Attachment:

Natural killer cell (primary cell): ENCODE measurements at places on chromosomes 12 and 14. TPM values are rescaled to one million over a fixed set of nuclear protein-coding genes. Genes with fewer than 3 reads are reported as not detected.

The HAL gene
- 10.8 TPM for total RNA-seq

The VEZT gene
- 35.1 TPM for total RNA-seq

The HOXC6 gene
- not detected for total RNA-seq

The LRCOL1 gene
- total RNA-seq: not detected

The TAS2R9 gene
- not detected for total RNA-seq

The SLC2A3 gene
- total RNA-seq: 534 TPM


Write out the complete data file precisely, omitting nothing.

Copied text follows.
Natural killer cell (primary cell): ENCODE measurements at places on chromosomes 12 and 14. TPM values are rescaled to one million over a fixed set of nuclear protein-coding genes. Genes with fewer than 3 reads are reported as not detected.

The HAL gene
- 10.8 TPM for total RNA-seq

The VEZT gene
- 35.1 TPM for total RNA-seq

The HOXC6 gene
- not detected for total RNA-seq

The LRCOL1 gene
- total RNA-seq: not detected

The TAS2R9 gene
- not detected for total RNA-seq

The SLC2A3 gene
- total RNA-seq: 534 TPM